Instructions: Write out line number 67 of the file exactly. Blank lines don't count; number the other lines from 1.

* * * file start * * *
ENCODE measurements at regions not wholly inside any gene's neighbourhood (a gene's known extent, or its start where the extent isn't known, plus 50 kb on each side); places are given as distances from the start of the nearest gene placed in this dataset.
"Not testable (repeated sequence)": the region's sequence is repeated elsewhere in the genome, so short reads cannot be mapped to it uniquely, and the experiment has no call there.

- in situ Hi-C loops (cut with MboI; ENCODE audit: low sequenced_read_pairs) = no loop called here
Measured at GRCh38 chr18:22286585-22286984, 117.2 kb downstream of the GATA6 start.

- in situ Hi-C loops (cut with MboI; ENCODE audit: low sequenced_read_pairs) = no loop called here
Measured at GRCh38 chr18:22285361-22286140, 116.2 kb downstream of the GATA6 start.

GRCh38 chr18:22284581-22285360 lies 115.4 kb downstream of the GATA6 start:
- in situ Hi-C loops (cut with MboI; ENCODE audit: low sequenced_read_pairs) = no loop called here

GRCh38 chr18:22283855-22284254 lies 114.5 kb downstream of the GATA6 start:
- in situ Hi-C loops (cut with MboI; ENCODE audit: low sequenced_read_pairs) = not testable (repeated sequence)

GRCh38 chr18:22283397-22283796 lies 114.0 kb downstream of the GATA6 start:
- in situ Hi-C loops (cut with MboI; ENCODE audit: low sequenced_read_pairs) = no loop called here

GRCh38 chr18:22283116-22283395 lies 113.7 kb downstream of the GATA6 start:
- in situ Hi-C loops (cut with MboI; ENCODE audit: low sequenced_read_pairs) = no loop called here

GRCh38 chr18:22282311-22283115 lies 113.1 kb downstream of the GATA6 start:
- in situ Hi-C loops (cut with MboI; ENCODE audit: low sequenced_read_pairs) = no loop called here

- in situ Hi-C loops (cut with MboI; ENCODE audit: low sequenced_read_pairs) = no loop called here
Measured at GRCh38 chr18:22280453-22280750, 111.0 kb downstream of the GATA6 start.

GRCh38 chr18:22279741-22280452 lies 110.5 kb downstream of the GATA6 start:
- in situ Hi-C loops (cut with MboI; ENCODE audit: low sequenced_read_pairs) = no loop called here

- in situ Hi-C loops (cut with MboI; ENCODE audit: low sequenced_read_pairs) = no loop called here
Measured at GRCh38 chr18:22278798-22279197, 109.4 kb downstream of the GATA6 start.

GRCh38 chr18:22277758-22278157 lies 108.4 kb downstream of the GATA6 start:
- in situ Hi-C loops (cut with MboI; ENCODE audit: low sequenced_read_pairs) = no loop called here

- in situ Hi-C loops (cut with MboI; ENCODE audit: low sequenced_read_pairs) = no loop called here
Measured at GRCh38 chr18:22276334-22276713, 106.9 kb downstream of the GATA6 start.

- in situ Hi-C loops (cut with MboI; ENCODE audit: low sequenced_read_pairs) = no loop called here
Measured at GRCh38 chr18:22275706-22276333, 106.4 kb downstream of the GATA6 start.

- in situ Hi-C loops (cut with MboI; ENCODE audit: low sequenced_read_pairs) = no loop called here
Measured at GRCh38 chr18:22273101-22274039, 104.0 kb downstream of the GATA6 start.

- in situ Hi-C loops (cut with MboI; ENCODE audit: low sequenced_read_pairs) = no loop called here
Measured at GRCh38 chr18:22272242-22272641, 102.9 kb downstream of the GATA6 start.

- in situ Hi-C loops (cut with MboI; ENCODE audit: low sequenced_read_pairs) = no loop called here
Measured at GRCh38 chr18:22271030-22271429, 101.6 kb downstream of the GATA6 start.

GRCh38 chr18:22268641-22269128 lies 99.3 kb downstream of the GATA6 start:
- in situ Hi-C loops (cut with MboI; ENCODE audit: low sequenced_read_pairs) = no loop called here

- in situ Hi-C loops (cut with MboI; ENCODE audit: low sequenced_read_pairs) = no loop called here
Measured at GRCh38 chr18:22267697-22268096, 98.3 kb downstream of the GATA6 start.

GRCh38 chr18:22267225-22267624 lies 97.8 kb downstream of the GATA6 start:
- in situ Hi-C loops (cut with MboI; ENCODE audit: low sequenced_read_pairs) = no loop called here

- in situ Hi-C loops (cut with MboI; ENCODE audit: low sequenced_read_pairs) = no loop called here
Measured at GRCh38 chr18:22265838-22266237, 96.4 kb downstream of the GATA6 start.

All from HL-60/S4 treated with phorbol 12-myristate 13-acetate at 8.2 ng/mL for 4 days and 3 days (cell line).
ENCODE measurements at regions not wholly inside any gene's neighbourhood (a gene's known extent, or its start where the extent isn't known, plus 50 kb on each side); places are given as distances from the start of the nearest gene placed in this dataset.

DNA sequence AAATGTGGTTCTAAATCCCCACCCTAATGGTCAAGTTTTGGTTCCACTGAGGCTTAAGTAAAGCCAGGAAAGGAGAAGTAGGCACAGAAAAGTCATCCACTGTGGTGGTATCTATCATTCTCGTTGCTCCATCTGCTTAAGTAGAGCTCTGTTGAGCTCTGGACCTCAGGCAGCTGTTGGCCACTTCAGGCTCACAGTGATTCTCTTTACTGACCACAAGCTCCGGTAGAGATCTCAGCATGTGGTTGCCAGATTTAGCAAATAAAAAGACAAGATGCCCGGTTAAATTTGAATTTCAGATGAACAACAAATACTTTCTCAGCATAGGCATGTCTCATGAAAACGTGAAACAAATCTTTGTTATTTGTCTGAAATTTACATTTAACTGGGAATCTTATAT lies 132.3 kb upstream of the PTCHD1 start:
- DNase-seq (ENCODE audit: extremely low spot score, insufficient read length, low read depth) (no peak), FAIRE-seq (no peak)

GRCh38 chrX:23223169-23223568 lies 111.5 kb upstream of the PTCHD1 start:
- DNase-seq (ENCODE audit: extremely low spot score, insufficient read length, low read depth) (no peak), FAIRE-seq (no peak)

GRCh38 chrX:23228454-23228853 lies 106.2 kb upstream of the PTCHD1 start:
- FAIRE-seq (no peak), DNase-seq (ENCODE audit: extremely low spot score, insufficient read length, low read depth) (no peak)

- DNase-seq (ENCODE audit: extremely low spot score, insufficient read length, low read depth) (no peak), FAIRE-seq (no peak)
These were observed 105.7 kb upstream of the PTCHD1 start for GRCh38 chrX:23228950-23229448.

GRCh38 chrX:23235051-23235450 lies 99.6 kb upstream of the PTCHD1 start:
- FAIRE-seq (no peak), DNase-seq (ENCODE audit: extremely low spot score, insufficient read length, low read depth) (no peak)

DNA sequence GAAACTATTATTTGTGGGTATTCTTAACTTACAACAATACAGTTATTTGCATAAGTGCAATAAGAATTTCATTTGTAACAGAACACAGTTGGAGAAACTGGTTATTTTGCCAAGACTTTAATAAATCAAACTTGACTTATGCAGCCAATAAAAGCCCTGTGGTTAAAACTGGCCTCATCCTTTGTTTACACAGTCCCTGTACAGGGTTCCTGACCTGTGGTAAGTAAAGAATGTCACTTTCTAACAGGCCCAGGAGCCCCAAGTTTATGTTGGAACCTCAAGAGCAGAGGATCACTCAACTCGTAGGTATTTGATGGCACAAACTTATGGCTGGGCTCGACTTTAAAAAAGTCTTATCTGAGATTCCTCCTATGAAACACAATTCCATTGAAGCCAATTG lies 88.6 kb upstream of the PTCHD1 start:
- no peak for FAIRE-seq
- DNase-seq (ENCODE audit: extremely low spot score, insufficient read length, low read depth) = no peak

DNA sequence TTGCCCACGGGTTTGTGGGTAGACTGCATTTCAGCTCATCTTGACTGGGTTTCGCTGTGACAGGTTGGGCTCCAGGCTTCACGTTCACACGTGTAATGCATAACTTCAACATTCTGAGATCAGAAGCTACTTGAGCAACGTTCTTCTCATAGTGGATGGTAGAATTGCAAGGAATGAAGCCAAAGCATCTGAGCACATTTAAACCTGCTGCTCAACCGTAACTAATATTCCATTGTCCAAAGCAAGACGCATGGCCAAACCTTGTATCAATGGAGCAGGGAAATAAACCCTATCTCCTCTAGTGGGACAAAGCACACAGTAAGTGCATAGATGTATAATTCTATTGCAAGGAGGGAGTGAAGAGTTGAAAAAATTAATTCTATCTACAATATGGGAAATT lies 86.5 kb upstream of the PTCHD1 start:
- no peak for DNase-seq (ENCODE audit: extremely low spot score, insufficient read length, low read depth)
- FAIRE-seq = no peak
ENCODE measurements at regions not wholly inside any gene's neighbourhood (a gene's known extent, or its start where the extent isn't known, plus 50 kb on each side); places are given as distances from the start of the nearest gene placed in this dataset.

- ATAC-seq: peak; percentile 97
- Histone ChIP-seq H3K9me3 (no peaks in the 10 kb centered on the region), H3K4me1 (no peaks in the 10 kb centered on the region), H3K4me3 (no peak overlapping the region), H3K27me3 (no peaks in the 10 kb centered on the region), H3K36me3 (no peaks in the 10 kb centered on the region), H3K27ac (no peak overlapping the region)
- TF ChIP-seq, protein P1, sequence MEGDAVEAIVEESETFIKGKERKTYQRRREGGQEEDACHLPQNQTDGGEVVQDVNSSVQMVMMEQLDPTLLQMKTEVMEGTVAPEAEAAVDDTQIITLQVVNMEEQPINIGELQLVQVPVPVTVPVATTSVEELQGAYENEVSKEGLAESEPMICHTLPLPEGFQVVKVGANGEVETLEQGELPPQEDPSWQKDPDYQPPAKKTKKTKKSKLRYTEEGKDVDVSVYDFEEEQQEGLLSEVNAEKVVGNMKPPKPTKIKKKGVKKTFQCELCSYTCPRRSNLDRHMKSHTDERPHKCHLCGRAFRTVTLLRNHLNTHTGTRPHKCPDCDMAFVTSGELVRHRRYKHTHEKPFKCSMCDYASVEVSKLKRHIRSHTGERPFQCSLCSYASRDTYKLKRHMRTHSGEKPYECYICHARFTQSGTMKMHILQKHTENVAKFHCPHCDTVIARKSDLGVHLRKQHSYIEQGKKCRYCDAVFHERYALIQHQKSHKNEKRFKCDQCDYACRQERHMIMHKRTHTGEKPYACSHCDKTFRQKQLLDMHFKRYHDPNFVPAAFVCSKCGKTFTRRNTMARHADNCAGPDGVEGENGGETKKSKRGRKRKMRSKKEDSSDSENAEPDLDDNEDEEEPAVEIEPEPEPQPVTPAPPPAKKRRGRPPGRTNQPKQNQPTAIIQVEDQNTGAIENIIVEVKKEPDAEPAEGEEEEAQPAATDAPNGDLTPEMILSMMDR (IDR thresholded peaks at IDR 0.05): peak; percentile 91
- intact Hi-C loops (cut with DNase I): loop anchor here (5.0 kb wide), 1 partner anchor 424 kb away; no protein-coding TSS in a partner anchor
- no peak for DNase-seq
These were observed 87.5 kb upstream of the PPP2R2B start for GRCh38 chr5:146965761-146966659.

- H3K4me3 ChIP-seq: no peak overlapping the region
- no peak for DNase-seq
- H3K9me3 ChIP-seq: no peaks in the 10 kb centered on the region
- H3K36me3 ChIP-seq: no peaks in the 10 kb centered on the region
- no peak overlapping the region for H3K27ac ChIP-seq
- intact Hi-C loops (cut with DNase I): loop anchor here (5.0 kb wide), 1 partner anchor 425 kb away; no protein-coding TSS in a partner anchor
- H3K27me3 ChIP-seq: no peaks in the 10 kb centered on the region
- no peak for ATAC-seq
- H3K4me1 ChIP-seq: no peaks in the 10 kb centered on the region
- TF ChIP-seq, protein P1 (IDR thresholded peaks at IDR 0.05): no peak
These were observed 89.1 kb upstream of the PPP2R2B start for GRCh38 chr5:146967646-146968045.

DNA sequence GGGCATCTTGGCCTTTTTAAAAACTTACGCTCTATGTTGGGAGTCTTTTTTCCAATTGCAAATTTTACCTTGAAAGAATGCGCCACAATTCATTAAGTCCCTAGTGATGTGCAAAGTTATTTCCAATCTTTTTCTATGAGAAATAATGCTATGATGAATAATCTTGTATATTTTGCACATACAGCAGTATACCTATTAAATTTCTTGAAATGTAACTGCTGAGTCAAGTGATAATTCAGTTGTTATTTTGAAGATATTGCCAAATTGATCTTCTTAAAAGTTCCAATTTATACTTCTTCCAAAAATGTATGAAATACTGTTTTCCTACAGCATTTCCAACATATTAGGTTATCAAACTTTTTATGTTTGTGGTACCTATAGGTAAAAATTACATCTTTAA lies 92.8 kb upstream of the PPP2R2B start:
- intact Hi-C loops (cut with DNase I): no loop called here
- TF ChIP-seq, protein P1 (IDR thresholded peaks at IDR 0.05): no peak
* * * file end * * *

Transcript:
These were observed 87.5 kb upstream of the PPP2R2B start for GRCh38 chr5:146965761-146966659.